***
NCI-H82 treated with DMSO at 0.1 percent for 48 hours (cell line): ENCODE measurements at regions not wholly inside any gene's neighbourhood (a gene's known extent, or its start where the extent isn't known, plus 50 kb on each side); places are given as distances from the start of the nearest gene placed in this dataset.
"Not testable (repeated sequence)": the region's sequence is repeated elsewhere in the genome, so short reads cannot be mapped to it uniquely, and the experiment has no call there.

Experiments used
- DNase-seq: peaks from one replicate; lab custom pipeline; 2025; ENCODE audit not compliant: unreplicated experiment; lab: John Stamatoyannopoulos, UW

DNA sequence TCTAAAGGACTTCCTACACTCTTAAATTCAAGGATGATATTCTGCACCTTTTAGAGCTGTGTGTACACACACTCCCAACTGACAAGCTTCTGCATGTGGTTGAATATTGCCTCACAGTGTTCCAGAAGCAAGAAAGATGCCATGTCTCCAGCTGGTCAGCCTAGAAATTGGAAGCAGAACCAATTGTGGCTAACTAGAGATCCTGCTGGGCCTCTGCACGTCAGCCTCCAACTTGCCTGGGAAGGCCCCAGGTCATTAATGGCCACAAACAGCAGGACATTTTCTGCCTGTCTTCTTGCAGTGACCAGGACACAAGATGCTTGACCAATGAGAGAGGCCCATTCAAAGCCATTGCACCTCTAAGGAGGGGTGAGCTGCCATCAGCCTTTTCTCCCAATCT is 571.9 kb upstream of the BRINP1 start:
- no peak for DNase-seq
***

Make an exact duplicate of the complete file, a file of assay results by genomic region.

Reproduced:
NCI-H82 treated with DMSO at 0.1 percent for 48 hours (cell line): ENCODE measurements at regions not wholly inside any gene's neighbourhood (a gene's known extent, or its start where the extent isn't known, plus 50 kb on each side); places are given as distances from the start of the nearest gene placed in this dataset.
"Not testable (repeated sequence)": the region's sequence is repeated elsewhere in the genome, so short reads cannot be mapped to it uniquely, and the experiment has no call there.

Experiments used
- DNase-seq: peaks from one replicate; lab custom pipeline; 2025; ENCODE audit not compliant: unreplicated experiment; lab: John Stamatoyannopoulos, UW

DNA sequence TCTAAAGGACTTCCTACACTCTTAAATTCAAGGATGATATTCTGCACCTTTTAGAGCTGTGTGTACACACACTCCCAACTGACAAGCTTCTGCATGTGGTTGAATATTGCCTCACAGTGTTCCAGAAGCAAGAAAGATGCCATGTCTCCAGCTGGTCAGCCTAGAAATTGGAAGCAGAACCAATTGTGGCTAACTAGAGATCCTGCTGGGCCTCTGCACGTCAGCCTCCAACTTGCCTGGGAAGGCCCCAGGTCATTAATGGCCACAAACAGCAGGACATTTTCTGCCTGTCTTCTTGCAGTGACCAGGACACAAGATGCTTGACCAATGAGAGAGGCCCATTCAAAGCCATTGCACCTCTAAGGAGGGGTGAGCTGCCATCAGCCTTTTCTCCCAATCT is 571.9 kb upstream of the BRINP1 start:
- no peak for DNase-seq